"DC wanted to have Night Force be one of the first direct-sales books, where I believed it should be newsstand only. I felt the comic shops appealed primarily to the superhero fans while Night Force would appeal more to the casual mainstream reader, who might not have bought comics otherwise. We got the comic-book shops' sales early and it was cancelled based on those, but when the newsstand sales finally dribbled in we actually sold pretty well." (Marv Wolfman, in Kingman 2008)

So did DC let the axe come down somewhat prematurely? The real question is: was DC looking to put out a series that wouldn't sell too well but be critically hailed as a groundbreaking milestone of innovation in comic books? And if so, would they be happy to put the "masters of the macabre", just recently lured away from rival Marvel, to work on such a title? It is hard to see any of that holding much appeal for DC, who clearly wanted Wolfman and Colan to come up with a series that would be as successful as the one they had put out for Marvel with Tomb of Dracula.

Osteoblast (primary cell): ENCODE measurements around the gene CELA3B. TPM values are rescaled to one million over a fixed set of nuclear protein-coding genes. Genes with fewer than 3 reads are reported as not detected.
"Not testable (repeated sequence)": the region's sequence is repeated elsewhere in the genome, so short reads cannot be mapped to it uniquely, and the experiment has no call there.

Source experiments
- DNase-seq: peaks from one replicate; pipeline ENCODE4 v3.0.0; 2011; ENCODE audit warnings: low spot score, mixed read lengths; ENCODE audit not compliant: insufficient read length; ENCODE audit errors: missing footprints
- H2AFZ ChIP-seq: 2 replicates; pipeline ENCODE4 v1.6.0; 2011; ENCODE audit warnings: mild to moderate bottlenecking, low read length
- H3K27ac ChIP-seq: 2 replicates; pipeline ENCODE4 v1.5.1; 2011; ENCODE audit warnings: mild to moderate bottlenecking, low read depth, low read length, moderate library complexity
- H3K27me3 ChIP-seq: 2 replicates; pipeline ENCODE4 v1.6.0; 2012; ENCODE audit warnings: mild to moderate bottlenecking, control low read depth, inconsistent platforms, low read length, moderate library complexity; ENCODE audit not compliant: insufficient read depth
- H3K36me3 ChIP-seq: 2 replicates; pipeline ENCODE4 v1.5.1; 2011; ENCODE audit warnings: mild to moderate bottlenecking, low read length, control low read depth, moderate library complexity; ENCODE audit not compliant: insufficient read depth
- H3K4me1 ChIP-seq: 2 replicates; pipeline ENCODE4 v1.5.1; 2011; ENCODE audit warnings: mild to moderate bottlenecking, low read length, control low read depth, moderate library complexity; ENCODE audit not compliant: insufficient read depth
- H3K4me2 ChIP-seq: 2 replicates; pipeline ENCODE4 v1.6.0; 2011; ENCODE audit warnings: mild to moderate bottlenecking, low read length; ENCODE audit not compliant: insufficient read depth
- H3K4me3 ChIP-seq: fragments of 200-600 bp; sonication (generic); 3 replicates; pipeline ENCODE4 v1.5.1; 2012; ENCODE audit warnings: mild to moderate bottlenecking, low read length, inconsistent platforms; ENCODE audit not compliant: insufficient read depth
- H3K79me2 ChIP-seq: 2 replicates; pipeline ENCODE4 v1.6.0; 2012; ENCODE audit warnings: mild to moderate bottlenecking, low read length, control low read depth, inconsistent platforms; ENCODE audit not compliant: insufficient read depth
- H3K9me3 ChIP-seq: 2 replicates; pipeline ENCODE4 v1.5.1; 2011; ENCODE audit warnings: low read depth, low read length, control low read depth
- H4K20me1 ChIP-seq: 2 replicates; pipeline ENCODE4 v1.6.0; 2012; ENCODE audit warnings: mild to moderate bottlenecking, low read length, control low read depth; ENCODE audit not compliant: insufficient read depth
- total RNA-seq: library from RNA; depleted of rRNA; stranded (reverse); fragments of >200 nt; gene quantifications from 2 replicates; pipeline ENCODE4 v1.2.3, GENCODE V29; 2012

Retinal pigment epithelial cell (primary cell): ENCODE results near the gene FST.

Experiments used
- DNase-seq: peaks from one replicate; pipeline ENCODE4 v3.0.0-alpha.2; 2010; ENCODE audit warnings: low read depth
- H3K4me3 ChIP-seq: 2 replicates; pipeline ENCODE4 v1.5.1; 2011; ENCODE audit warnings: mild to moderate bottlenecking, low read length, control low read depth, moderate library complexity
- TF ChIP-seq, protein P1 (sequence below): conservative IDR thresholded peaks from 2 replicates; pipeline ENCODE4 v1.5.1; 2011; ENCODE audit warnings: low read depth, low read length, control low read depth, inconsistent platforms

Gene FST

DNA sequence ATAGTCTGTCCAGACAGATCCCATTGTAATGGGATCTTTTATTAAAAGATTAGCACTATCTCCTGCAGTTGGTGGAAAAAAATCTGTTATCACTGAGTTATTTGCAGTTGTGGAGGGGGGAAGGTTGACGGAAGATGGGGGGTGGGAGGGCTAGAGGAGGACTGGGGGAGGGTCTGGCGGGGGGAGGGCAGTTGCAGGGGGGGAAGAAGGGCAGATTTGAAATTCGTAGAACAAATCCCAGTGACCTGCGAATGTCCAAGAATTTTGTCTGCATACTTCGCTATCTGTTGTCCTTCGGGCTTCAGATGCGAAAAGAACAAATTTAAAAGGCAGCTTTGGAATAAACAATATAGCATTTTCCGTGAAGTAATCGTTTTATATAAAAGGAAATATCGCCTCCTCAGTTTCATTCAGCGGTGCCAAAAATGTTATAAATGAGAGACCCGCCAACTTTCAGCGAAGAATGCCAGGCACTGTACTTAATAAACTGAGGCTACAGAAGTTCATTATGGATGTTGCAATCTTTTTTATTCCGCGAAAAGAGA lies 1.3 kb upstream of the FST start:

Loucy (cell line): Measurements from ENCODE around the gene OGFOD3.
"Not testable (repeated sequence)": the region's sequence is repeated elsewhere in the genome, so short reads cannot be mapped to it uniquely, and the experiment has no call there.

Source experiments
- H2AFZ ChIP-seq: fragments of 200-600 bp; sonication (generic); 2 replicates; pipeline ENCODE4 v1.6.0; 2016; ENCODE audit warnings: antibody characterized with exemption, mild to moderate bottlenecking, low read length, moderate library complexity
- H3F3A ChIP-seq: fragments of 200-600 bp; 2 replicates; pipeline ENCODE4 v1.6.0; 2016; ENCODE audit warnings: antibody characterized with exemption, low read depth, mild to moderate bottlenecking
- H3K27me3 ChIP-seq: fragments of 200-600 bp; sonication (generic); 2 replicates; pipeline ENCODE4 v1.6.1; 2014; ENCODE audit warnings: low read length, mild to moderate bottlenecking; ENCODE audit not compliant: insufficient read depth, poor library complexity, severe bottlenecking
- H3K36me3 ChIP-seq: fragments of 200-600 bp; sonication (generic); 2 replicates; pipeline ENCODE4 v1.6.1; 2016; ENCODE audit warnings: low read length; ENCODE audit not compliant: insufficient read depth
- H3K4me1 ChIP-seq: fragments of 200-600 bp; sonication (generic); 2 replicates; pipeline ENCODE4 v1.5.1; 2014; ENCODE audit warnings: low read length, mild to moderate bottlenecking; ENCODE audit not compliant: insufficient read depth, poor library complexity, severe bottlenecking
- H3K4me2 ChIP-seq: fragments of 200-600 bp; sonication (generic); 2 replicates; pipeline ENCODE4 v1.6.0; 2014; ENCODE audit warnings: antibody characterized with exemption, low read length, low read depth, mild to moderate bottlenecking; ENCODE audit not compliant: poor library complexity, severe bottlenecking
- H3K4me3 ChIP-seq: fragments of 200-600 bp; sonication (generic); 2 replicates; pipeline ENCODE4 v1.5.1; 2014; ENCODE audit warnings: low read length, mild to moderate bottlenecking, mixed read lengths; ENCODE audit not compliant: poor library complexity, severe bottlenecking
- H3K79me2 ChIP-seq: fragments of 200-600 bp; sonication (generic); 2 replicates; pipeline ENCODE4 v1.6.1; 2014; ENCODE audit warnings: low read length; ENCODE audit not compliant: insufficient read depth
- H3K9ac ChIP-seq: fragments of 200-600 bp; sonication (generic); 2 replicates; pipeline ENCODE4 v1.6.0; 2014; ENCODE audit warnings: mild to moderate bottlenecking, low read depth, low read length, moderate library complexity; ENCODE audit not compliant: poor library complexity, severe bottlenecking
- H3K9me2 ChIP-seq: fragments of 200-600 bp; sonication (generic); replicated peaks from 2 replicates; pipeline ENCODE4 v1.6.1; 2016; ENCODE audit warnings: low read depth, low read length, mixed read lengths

But that wasn't going to happen. The high tide of the horror genre in comic books had come and, most importantly and unfortunately for Night Force, gone. The decision makers at DC had probably hoped for some sort of revival, but a series that had a number of problems almost built into its DNA was not going to trigger that - something that Marv Wolfman himself was very much aware of and frank about.


Night Force (vol 1) #1
(July 1982)

  One central problem that plagued the series from its outset was the lack of a stable and regular cast of characters - even though the revolving door concept as explained by Wolfman made sense and sounded perfectly good and interesting.

"There are regular characters, but then again, there aren't. You see, the Baron will call together his Night Force as he needs them. Someone may be called in for one storyline but they might not be needed for the next." (Wolfman, 1982)

Unfortunately, it didn't work the way it was intended to, which was primarily due to the fact that the pivotal persona - Baron Winters - was often so vague and even elusive that he ultimately provided a very weak link to the various other characters and storylines.